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comes to the potential to perpetrate fraud. an even tougher question about how you identify citizenship. really the only way this happens systematically as when you register to vote, checking a box that says i am a u.s. citizen. i was just in arizona and efforts have been made by that democrat secretary of state hobbs to not make that statement have legal consequences. what do i mean by that? we have all signed government forms that we attested a firm that we are u.s. citizen under penalty of perjury. she removed all of those penalties to eliminate the potential for criminal liability for such folks even though you have to be a citizen to vote in federal elections. by law. many on the left are taking steps to make it impossible to
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police that. and it isn't a citizenship database. our database and the federal government can help identify people that are here and not citizens. that is sort of proving a negative. only two states, nevada and texas, have ever taken advantage of the federal database that deals with people, for instance, seeking citizenship. i ran america's legal agency and we keep up that database and participate in that. but if someone is not in that database, it does not mean that they are a citizen. people can be here illegally and they don't get picked up. the only real way to do it is to ask for things like birth certificates or citizenship.
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host: judy, independent. caller: hello. ken: good morning, judy. caller: in delaware, we seem to be doing fine with how we vote and the lack of early voting and in person voting. it seems to work for us and i don't understand why everyone has been up in arms with some of the southern states that want this massive early voting when it just causes convolution and confusion. maybe it's just for convenience. the state of delaware is actually able to do it. you know, jersey, connecticut, we all do it.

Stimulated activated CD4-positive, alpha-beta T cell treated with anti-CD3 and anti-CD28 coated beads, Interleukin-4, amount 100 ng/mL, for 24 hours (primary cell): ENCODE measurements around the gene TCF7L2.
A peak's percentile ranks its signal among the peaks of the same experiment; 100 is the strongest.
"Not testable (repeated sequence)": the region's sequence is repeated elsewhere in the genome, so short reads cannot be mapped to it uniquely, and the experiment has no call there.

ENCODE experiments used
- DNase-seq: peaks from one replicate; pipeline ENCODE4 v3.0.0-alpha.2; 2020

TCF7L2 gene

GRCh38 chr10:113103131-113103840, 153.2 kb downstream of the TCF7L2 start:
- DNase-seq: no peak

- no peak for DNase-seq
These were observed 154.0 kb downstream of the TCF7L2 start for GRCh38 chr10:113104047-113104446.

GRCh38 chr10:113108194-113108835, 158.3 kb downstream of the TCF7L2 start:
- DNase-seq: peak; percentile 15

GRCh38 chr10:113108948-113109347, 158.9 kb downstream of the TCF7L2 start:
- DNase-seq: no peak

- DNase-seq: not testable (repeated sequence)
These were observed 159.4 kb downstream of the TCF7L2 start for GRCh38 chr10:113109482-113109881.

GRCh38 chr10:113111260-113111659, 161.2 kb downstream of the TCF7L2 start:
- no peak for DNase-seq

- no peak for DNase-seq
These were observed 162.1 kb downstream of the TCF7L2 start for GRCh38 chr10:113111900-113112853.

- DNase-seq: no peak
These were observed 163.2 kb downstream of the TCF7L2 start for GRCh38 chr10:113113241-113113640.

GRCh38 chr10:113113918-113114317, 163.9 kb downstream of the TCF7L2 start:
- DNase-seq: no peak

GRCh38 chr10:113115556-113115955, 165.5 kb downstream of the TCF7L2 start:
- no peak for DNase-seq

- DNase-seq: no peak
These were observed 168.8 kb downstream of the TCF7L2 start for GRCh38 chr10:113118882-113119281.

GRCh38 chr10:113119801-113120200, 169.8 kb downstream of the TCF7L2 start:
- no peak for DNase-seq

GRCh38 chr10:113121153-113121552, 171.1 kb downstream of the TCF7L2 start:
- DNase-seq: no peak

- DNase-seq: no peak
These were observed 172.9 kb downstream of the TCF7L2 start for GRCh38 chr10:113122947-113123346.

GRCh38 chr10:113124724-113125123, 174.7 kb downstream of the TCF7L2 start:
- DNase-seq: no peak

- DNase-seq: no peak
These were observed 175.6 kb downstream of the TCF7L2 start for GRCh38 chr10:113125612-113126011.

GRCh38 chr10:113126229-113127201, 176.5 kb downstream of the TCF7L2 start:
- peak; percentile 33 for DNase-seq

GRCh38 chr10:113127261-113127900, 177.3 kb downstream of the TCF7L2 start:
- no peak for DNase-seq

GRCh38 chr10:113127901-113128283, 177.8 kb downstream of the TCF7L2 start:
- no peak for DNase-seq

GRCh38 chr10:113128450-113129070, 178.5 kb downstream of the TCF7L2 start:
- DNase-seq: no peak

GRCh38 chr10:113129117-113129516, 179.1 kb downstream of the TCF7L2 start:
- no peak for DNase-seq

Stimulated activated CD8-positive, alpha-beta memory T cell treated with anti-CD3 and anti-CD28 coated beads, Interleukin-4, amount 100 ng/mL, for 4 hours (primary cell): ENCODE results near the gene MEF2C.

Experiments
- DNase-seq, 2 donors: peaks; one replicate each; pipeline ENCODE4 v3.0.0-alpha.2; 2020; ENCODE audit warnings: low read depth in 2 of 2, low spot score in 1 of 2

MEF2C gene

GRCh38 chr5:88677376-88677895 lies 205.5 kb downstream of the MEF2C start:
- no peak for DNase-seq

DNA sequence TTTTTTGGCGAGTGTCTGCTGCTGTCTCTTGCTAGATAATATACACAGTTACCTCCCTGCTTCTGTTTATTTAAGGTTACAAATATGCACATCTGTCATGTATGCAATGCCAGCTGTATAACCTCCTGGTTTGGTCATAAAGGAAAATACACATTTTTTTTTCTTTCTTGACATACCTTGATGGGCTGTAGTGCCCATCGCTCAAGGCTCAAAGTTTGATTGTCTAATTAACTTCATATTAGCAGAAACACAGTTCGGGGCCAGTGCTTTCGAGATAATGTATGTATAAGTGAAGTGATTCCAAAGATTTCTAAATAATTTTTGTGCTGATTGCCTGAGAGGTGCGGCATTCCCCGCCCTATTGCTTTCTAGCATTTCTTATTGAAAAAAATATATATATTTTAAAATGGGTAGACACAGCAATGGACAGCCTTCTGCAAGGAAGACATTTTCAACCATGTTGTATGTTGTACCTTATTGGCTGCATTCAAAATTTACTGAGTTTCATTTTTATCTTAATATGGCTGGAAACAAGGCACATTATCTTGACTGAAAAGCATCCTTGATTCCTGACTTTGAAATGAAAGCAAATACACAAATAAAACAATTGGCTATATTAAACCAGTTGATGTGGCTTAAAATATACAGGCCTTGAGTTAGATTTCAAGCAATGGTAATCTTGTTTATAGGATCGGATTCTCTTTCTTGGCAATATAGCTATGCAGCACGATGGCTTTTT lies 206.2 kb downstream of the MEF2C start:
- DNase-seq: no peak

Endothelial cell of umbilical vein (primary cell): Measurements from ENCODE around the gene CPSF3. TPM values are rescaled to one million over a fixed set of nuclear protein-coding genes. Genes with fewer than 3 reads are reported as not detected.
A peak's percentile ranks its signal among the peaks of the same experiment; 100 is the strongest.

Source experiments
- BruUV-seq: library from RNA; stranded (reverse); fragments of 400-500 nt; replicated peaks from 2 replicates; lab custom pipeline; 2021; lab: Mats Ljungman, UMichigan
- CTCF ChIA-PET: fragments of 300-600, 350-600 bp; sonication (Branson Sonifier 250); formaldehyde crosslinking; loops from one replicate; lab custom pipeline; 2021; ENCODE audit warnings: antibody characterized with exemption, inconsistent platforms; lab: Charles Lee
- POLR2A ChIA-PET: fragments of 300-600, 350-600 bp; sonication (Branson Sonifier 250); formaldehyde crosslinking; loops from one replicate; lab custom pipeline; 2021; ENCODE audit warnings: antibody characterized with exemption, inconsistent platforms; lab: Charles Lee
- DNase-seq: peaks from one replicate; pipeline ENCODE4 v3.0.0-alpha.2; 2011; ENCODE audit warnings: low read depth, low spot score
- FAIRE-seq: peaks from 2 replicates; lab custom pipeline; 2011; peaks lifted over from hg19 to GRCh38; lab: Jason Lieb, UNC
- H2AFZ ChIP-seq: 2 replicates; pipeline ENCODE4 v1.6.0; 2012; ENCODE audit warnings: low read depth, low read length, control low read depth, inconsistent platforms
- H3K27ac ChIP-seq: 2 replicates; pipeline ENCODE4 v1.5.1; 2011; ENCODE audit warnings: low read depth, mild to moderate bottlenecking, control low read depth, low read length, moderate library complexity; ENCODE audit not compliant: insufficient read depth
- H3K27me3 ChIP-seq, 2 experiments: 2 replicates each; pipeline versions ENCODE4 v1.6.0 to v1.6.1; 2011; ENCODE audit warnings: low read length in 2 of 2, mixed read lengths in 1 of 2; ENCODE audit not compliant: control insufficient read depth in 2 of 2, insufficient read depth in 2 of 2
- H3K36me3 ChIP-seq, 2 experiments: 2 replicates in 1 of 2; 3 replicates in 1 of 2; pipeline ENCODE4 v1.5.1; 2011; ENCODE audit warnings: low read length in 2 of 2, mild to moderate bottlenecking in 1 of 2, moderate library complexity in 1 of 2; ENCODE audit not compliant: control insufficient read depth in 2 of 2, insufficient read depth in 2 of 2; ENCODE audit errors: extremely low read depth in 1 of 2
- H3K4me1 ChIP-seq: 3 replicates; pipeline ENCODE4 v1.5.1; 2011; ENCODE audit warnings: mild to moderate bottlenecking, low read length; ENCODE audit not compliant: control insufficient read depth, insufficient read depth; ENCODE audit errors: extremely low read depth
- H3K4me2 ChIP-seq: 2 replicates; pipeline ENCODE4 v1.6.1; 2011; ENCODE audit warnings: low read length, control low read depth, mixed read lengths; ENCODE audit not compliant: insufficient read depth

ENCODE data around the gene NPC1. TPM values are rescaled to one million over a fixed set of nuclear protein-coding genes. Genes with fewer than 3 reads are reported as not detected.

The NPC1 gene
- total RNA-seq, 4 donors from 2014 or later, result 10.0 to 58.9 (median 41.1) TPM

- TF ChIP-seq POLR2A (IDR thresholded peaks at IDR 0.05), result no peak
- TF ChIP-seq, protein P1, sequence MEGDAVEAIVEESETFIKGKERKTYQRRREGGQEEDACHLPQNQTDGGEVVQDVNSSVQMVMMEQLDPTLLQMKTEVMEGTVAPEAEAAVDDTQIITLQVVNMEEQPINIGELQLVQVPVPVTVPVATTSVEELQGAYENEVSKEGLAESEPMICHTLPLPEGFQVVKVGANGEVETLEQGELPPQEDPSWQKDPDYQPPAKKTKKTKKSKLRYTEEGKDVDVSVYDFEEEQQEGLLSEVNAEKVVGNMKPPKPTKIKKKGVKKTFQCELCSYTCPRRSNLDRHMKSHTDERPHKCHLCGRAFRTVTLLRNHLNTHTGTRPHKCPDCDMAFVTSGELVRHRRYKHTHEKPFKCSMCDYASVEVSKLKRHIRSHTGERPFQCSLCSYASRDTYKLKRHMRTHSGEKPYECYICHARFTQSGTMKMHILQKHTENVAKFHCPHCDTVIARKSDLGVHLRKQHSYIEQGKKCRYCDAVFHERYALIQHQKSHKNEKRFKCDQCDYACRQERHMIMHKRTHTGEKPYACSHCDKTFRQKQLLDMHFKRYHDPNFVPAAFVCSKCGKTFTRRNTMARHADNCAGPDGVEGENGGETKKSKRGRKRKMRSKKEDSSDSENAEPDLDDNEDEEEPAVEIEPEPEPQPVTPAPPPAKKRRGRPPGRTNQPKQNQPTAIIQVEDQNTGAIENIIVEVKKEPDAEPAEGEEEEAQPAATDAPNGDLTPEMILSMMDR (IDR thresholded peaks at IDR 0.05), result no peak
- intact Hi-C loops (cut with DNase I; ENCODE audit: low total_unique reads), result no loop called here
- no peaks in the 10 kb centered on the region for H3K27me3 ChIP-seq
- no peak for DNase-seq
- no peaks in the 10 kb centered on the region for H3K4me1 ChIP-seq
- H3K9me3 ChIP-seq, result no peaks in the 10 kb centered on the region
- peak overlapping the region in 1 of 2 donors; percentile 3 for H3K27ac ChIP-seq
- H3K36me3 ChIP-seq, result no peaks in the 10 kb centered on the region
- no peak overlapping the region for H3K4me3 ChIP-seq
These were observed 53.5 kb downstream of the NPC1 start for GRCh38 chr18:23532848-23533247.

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there was an individual talking about the 800,000. why is that a problem? it is against the constitution. mi not correct? ken: you are correct -- well, federal law as it relates to federal elections, you are correct. but states are giving the authority to elect whoever they want. the federal government doesn't govern that. this people are not supposed to vote in federal elections. how do i segregate those folks from a federal election if you will let 800,000 noncitizens onto the voter rolls. elections run so susie -- smoothly and people are on top of things that they can distinguish between a u.s.